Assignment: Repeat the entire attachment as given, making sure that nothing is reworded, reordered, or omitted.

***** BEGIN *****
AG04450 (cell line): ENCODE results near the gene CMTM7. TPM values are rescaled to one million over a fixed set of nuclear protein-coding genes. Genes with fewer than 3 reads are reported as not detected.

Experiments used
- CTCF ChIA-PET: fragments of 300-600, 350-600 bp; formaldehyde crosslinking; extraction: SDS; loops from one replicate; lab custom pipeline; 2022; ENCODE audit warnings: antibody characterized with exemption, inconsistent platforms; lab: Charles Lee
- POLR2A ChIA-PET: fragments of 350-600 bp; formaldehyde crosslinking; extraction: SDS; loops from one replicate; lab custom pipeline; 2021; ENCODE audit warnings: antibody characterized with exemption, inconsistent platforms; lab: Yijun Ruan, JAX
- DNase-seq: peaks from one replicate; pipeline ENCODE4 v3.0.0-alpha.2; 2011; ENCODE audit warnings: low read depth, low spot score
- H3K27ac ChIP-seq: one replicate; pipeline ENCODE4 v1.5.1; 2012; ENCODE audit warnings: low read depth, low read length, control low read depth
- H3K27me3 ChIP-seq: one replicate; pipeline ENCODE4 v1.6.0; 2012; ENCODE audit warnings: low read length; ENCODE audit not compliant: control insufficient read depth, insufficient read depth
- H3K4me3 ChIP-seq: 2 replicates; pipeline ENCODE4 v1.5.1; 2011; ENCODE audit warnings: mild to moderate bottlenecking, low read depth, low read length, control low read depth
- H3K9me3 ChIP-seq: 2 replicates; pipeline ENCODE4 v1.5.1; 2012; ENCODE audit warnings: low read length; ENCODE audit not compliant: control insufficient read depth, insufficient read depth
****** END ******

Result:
AG04450 (cell line): ENCODE results near the gene CMTM7. TPM values are rescaled to one million over a fixed set of nuclear protein-coding genes. Genes with fewer than 3 reads are reported as not detected.

Experiments used
- CTCF ChIA-PET: fragments of 300-600, 350-600 bp; formaldehyde crosslinking; extraction: SDS; loops from one replicate; lab custom pipeline; 2022; ENCODE audit warnings: antibody characterized with exemption, inconsistent platforms; lab: Charles Lee
- POLR2A ChIA-PET: fragments of 350-600 bp; formaldehyde crosslinking; extraction: SDS; loops from one replicate; lab custom pipeline; 2021; ENCODE audit warnings: antibody characterized with exemption, inconsistent platforms; lab: Yijun Ruan, JAX
- DNase-seq: peaks from one replicate; pipeline ENCODE4 v3.0.0-alpha.2; 2011; ENCODE audit warnings: low read depth, low spot score
- H3K27ac ChIP-seq: one replicate; pipeline ENCODE4 v1.5.1; 2012; ENCODE audit warnings: low read depth, low read length, control low read depth
- H3K27me3 ChIP-seq: one replicate; pipeline ENCODE4 v1.6.0; 2012; ENCODE audit warnings: low read length; ENCODE audit not compliant: control insufficient read depth, insufficient read depth
- H3K4me3 ChIP-seq: 2 replicates; pipeline ENCODE4 v1.5.1; 2011; ENCODE audit warnings: mild to moderate bottlenecking, low read depth, low read length, control low read depth
- H3K9me3 ChIP-seq: 2 replicates; pipeline ENCODE4 v1.5.1; 2012; ENCODE audit warnings: low read length; ENCODE audit not compliant: control insufficient read depth, insufficient read depth